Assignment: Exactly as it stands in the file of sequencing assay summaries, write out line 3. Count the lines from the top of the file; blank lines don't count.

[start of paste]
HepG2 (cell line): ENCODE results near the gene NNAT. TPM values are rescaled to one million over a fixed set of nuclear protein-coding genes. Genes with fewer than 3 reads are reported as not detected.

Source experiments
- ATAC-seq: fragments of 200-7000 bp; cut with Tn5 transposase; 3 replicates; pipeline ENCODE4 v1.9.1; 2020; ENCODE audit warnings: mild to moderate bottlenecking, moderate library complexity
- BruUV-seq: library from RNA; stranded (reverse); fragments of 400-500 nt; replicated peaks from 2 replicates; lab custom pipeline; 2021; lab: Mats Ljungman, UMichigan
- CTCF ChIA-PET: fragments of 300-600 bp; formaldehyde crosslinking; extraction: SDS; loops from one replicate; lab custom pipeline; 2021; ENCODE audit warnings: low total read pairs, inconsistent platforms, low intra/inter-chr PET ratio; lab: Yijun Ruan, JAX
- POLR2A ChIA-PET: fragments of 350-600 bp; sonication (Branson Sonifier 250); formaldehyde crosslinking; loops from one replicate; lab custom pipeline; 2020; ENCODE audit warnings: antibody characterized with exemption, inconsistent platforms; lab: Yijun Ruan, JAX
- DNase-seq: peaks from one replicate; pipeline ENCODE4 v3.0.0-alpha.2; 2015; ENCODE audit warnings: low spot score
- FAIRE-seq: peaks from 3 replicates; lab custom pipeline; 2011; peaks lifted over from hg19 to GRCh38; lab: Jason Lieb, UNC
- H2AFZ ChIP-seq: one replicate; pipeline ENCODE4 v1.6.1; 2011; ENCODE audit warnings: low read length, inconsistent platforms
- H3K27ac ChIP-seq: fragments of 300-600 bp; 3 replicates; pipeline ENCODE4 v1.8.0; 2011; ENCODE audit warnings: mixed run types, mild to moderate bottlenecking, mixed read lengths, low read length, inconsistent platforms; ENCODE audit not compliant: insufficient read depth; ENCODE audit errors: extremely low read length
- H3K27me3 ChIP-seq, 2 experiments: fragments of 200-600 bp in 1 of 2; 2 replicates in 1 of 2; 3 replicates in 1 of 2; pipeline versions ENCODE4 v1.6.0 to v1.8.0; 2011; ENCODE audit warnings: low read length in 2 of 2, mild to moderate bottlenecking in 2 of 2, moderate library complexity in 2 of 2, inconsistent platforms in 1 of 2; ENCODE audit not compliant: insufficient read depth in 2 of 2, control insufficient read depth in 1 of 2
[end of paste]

- ATAC-seq: fragments of 200-7000 bp; cut with Tn5 transposase; 3 replicates; pipeline ENCODE4 v1.9.1; 2020; ENCODE audit warnings: mild to moderate bottlenecking, moderate library complexity